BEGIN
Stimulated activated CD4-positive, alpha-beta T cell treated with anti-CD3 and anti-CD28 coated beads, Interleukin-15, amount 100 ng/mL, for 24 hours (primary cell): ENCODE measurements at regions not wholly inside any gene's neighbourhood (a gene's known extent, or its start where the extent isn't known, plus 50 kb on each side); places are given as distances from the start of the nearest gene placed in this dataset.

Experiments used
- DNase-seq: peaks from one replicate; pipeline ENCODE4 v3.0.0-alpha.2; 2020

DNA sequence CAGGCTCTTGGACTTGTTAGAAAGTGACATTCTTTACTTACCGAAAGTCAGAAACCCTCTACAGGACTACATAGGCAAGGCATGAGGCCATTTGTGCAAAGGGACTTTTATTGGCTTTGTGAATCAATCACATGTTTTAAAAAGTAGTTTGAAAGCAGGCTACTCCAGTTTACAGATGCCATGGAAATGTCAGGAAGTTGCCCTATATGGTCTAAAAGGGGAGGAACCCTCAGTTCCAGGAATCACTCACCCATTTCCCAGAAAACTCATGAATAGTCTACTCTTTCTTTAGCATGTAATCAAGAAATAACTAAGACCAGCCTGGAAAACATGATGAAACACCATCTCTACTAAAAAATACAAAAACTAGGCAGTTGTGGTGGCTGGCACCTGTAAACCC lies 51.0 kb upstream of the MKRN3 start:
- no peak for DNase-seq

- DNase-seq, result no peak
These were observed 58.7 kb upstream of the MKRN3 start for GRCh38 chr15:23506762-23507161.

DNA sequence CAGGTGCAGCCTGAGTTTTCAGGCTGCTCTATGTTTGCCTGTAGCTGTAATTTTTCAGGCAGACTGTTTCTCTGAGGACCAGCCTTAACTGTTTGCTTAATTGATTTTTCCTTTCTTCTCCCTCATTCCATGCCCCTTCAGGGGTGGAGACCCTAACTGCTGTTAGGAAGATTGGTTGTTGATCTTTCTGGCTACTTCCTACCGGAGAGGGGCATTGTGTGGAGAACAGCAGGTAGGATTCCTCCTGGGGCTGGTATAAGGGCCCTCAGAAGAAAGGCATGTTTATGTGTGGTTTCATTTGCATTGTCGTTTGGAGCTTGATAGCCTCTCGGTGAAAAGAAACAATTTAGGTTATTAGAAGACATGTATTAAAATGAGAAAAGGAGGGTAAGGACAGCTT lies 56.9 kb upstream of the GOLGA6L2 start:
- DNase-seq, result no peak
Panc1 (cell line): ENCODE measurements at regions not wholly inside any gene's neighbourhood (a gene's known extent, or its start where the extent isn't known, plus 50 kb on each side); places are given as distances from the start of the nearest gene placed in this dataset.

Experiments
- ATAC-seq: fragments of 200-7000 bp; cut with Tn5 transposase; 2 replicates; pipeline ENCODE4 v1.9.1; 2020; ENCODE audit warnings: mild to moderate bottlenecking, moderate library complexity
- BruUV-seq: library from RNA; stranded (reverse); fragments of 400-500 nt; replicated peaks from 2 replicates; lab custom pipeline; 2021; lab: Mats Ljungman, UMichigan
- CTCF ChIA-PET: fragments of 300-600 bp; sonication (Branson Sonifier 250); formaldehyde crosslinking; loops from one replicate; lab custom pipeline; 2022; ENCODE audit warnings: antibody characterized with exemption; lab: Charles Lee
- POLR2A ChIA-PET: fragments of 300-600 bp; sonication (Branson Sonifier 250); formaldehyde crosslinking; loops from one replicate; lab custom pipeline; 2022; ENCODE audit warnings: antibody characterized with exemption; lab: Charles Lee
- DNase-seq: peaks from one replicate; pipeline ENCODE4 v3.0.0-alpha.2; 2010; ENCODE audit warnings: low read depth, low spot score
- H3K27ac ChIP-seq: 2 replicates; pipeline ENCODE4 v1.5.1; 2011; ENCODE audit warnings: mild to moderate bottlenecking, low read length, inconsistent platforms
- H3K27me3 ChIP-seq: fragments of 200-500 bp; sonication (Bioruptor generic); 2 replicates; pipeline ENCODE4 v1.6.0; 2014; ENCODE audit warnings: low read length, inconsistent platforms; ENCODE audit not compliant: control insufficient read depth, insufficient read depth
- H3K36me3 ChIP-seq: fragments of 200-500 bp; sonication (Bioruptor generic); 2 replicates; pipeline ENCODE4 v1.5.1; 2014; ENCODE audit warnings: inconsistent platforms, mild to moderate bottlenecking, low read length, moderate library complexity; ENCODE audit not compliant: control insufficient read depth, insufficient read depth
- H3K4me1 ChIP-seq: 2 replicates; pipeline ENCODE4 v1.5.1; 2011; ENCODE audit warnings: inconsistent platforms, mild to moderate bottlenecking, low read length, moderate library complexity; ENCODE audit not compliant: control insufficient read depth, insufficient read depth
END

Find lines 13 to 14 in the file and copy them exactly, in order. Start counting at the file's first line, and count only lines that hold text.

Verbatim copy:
- BruUV-seq: library from RNA; stranded (reverse); fragments of 400-500 nt; replicated peaks from 2 replicates; lab custom pipeline; 2021; lab: Mats Ljungman, UMichigan
- CTCF ChIA-PET: fragments of 300-600 bp; sonication (Branson Sonifier 250); formaldehyde crosslinking; loops from one replicate; lab custom pipeline; 2022; ENCODE audit warnings: antibody characterized with exemption; lab: Charles Lee